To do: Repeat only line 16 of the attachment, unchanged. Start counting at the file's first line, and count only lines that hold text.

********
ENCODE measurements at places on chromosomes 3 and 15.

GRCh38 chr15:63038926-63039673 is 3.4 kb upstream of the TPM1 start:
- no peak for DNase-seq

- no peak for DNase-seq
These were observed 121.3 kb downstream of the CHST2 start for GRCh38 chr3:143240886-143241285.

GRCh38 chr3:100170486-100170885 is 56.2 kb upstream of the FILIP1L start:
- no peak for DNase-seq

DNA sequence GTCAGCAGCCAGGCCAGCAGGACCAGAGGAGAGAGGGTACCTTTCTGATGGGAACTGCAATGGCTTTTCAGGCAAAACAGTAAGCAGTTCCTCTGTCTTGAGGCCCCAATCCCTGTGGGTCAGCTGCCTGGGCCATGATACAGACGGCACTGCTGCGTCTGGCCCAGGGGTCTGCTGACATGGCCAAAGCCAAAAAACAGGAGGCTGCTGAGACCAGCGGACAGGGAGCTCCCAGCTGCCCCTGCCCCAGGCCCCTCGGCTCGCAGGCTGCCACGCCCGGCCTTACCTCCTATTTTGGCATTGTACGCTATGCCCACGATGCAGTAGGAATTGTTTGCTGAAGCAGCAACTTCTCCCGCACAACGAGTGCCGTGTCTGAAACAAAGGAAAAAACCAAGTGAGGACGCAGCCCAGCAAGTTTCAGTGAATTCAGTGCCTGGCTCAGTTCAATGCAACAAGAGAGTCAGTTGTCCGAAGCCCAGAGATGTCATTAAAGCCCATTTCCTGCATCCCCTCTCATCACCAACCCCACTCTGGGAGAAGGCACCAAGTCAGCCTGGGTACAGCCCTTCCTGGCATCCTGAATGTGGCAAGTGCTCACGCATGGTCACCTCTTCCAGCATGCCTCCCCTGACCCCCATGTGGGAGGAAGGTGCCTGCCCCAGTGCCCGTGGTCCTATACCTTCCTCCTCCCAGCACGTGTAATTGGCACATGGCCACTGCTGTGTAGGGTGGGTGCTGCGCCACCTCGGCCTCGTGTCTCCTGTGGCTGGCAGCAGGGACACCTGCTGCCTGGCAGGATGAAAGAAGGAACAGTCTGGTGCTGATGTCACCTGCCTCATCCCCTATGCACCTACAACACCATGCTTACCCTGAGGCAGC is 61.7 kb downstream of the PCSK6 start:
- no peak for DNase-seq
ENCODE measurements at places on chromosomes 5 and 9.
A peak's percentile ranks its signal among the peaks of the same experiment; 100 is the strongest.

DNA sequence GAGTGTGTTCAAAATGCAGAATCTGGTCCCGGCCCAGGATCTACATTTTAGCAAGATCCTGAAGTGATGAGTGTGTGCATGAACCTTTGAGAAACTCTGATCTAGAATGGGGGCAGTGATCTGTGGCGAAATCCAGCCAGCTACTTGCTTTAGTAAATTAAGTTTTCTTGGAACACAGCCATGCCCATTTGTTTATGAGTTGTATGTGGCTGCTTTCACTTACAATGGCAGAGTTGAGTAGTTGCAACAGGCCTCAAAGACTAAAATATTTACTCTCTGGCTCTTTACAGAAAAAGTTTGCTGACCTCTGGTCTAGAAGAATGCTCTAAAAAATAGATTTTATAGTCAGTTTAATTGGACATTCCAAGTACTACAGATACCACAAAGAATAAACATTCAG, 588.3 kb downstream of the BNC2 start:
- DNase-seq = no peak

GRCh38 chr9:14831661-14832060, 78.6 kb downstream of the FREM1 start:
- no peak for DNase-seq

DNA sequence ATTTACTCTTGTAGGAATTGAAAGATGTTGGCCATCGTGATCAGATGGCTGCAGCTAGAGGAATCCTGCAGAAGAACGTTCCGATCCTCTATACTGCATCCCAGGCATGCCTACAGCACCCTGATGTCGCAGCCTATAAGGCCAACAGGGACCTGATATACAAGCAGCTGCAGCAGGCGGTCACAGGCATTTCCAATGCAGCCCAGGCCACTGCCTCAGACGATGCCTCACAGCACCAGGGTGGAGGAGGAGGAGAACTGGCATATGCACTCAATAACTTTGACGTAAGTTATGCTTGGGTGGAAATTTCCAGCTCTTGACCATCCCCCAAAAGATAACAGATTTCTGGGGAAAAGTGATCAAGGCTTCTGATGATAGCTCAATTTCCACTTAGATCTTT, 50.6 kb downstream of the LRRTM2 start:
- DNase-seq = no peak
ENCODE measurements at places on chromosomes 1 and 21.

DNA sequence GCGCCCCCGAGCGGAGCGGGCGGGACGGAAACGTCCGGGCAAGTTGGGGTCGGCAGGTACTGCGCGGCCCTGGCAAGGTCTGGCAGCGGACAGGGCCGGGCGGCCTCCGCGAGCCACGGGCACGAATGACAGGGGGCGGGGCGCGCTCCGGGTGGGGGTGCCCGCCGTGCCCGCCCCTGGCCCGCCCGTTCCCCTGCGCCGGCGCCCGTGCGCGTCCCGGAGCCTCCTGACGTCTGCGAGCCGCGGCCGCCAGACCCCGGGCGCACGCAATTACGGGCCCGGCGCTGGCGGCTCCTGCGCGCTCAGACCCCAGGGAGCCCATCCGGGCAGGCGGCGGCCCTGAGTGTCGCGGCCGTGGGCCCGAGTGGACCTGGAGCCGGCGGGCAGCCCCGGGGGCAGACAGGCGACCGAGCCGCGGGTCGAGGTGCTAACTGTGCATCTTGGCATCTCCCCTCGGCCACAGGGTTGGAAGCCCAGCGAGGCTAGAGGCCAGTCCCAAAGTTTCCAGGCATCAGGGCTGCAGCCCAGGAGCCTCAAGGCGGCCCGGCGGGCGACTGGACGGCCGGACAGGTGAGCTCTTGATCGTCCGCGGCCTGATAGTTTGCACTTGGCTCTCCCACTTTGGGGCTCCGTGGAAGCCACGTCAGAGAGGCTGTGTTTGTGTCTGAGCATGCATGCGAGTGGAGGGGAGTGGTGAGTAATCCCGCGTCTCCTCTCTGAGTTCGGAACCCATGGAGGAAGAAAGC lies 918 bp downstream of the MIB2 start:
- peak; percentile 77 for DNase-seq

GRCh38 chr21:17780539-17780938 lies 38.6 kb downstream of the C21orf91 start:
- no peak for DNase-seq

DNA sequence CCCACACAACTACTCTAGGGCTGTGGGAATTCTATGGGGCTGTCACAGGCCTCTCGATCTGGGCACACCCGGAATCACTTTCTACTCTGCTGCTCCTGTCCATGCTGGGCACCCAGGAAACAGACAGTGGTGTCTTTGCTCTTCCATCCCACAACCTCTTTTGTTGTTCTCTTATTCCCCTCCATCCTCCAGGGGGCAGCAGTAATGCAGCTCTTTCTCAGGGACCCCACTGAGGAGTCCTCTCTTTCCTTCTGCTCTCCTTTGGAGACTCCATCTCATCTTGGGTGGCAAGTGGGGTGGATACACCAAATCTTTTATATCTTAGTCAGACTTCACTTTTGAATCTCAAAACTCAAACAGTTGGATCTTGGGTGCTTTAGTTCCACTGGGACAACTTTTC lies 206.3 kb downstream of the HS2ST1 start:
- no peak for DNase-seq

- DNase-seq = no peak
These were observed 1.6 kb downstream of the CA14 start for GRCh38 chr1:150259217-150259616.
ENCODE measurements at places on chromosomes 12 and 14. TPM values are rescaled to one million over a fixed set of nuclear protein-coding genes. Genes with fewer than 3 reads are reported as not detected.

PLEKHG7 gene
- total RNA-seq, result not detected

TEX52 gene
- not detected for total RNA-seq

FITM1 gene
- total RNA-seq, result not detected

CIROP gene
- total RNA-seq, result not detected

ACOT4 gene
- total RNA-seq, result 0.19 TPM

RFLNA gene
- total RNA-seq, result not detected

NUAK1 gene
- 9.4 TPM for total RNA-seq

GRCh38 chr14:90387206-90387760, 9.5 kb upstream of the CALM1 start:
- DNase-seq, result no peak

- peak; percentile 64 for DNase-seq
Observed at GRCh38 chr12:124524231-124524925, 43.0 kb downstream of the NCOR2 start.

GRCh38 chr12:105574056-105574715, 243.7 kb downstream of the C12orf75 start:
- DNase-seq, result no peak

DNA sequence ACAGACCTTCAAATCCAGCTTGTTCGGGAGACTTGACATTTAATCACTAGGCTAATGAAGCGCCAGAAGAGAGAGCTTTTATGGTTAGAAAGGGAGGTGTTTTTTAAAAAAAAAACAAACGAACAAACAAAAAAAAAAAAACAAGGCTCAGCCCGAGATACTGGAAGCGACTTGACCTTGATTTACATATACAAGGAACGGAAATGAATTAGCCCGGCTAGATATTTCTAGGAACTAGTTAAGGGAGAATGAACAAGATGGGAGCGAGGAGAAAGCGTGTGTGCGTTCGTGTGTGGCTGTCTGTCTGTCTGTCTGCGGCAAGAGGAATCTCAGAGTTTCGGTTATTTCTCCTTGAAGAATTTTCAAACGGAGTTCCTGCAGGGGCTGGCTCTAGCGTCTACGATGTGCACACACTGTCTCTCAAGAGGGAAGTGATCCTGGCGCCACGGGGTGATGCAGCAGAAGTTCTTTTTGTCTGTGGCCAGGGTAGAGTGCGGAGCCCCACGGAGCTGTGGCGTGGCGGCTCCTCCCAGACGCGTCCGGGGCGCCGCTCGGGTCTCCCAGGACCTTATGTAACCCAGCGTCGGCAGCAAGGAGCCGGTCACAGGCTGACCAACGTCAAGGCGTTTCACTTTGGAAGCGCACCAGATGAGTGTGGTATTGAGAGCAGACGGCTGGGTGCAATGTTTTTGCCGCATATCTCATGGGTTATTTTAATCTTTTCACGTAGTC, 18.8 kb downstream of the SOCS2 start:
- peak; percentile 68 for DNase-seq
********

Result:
DNA sequence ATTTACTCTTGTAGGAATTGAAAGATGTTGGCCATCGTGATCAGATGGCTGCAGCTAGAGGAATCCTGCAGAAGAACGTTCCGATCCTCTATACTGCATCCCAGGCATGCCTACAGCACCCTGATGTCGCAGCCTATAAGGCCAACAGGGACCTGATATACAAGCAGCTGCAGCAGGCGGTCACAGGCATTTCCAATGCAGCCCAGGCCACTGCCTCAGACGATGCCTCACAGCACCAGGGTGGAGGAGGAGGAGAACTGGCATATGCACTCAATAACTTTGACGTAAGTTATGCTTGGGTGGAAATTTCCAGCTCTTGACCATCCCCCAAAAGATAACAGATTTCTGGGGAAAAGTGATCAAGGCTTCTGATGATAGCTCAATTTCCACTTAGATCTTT, 50.6 kb downstream of the LRRTM2 start: